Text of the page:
Most of us here already realize that one of the best ways of generalizing antiprisms to higher dimensions is to analyze the top/bottom polygons of the 3D antiprisms as duals, rather than rotated copies of each other. This allows convenient definition of higher-dimensional antiprisms such as the cube antiprism (x4o3o || o4o3x), and so forth. Since the dual of a polytope always exists (though it may not always be CRF), this construction will always yield a polytope, that moreover preserves the symmetries of the base polytope.

Today I started wondering, though: does this definition really allow unbounded extension of the concept of antiprisms to higher dimensions? Specifically, I considered the line of n-cube antiprisms. One thing that immediately occurred to me is that the circumradius of the n-cube increases without bound as n increases, but the circumradius of the n-cross remains constantly at 1/√2. So there must exist some value of n above which the n-cube antiprism can no longer be CRF-able, because it would not be possible for the lacing edges to be unit length. A quick test computation revealed that this threshold is as low as 5: the tesseract antiprism is the last CRF in the series! The circumradius of the 5-cube is too large for unit lacing edges with the 5-cross, and therefore the 6D 5-cube antiprism cannot be CRF.

This leaves not many options left for constructing antiprisms (of this type). It's already well-known that the n-simplex antiprism always exists, and is CRF -- in fact, it's regular, and is identical to the (n+1)-cross. Among the uniform polytopes, this seems to be the only one that continues indefinitely. In 5D there's also the 24-cell antiprism which should be CRF, probably scaliform? I'm almost certain the 120-cell/600-cell antiprism cannot be CRF, due to the large discrepancy in circumradii. I don't know of many 5D CRFs that have CRF duals, but it would seem there wouldn't be very many of them, so they wouldn't have corresponding higher-dimensional CRF antiprisms.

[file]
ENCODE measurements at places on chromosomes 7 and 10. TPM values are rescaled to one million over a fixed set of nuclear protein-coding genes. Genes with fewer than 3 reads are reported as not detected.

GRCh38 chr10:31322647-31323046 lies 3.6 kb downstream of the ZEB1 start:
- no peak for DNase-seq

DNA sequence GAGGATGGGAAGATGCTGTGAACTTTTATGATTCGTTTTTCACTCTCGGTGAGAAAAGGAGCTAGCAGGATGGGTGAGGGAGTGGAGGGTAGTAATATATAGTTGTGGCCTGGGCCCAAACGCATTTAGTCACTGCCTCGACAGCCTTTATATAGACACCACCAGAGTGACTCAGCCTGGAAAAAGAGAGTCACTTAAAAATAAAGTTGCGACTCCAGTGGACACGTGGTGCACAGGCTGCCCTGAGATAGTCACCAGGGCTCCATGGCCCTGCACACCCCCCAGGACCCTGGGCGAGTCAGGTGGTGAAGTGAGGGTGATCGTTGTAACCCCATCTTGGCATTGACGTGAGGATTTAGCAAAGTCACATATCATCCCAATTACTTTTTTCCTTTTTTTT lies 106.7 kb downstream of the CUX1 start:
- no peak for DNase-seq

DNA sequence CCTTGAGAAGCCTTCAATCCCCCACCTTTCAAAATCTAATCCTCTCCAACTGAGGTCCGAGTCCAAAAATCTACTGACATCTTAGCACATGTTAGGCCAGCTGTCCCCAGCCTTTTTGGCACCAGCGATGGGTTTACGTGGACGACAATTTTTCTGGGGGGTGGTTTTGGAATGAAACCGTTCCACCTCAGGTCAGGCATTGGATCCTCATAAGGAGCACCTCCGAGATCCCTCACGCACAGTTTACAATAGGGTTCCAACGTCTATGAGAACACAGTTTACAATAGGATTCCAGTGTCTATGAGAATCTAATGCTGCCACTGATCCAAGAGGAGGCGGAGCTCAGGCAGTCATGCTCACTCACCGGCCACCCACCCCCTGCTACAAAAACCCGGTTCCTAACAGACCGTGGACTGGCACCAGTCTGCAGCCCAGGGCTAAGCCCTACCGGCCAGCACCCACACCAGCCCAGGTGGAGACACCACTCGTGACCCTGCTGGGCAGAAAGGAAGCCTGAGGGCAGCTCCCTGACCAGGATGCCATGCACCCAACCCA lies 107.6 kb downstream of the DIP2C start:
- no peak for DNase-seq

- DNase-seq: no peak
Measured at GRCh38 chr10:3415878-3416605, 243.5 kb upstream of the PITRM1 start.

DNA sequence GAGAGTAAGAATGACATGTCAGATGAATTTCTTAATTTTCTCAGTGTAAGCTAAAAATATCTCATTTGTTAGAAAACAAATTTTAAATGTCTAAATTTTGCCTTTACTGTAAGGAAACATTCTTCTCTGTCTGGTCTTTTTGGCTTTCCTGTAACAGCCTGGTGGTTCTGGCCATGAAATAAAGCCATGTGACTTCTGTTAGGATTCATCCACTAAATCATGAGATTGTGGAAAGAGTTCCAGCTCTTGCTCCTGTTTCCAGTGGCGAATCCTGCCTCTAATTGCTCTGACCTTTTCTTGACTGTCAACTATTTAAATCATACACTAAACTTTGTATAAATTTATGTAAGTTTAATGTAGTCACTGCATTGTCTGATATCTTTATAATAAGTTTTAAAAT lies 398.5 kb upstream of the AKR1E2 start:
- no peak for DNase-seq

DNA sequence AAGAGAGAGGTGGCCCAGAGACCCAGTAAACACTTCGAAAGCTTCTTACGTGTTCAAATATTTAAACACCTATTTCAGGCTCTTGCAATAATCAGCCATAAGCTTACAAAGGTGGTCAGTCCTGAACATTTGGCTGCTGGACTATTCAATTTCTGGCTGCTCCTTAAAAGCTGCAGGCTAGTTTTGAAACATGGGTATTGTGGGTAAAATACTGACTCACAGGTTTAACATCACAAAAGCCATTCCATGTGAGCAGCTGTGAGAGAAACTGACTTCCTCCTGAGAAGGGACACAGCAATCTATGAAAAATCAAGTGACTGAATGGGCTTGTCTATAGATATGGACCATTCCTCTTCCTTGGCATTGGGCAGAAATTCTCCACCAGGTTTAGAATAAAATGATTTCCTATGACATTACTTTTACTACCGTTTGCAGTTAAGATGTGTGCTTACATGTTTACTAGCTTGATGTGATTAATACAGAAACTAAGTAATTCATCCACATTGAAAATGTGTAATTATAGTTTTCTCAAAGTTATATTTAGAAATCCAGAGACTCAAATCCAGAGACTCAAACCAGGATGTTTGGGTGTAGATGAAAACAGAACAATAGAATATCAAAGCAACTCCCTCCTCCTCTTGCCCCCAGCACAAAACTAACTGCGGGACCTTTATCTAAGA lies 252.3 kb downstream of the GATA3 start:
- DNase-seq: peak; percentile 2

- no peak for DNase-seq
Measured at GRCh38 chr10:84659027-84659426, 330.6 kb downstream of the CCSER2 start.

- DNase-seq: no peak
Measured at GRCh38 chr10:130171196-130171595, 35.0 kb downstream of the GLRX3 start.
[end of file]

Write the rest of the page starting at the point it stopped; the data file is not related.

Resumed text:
The 5D tesseract antiprism is an interesting polyteron. It consists of 8 cubical pyramids, 16+32=48 5-cells, and 24 square-pyramid pyramids (square||line), for a total of 80 facets. Initially I thought there'd be some interesting occurrences of lower-dimensional antiprisms in it, but it appears that I may have been mistaken.

Less symmetric antiprisms may go a bit further. I haven't studied them as much yet. In 4D there are the n-pyramid antiprisms, which are just antiprism bipyramids. But I don't know of any non-regular self-dual 4D CRFs that could serve as the basis for 5D CRF antiprisms. Generally it seems the higher the dimension, the harder it is to construct CRF antiprisms of this type.